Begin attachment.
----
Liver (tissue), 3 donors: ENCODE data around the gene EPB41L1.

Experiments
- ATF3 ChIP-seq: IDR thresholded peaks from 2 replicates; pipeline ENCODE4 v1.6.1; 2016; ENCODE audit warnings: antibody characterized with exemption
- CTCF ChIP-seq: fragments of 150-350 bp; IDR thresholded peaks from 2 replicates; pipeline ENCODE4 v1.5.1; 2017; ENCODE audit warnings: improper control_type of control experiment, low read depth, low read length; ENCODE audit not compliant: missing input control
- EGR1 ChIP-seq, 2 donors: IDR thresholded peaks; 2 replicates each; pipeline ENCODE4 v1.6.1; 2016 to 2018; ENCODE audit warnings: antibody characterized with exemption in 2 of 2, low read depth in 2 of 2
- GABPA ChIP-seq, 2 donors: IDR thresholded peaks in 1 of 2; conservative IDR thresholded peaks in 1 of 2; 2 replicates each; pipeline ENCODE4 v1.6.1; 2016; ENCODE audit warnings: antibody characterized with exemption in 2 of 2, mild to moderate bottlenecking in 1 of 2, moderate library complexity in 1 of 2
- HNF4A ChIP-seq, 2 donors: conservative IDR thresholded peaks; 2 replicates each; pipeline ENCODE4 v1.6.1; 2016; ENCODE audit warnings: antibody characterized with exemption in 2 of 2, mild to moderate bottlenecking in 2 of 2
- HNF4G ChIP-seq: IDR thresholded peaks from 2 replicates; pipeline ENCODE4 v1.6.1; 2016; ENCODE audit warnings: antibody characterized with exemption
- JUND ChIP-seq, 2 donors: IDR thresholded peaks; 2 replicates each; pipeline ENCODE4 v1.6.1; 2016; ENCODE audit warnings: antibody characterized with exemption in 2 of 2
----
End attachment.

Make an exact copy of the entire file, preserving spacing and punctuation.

Liver (tissue), 3 donors: ENCODE data around the gene EPB41L1.

Experiments
- ATF3 ChIP-seq: IDR thresholded peaks from 2 replicates; pipeline ENCODE4 v1.6.1; 2016; ENCODE audit warnings: antibody characterized with exemption
- CTCF ChIP-seq: fragments of 150-350 bp; IDR thresholded peaks from 2 replicates; pipeline ENCODE4 v1.5.1; 2017; ENCODE audit warnings: improper control_type of control experiment, low read depth, low read length; ENCODE audit not compliant: missing input control
- EGR1 ChIP-seq, 2 donors: IDR thresholded peaks; 2 replicates each; pipeline ENCODE4 v1.6.1; 2016 to 2018; ENCODE audit warnings: antibody characterized with exemption in 2 of 2, low read depth in 2 of 2
- GABPA ChIP-seq, 2 donors: IDR thresholded peaks in 1 of 2; conservative IDR thresholded peaks in 1 of 2; 2 replicates each; pipeline ENCODE4 v1.6.1; 2016; ENCODE audit warnings: antibody characterized with exemption in 2 of 2, mild to moderate bottlenecking in 1 of 2, moderate library complexity in 1 of 2
- HNF4A ChIP-seq, 2 donors: conservative IDR thresholded peaks; 2 replicates each; pipeline ENCODE4 v1.6.1; 2016; ENCODE audit warnings: antibody characterized with exemption in 2 of 2, mild to moderate bottlenecking in 2 of 2
- HNF4G ChIP-seq: IDR thresholded peaks from 2 replicates; pipeline ENCODE4 v1.6.1; 2016; ENCODE audit warnings: antibody characterized with exemption
- JUND ChIP-seq, 2 donors: IDR thresholded peaks; 2 replicates each; pipeline ENCODE4 v1.6.1; 2016; ENCODE audit warnings: antibody characterized with exemption in 2 of 2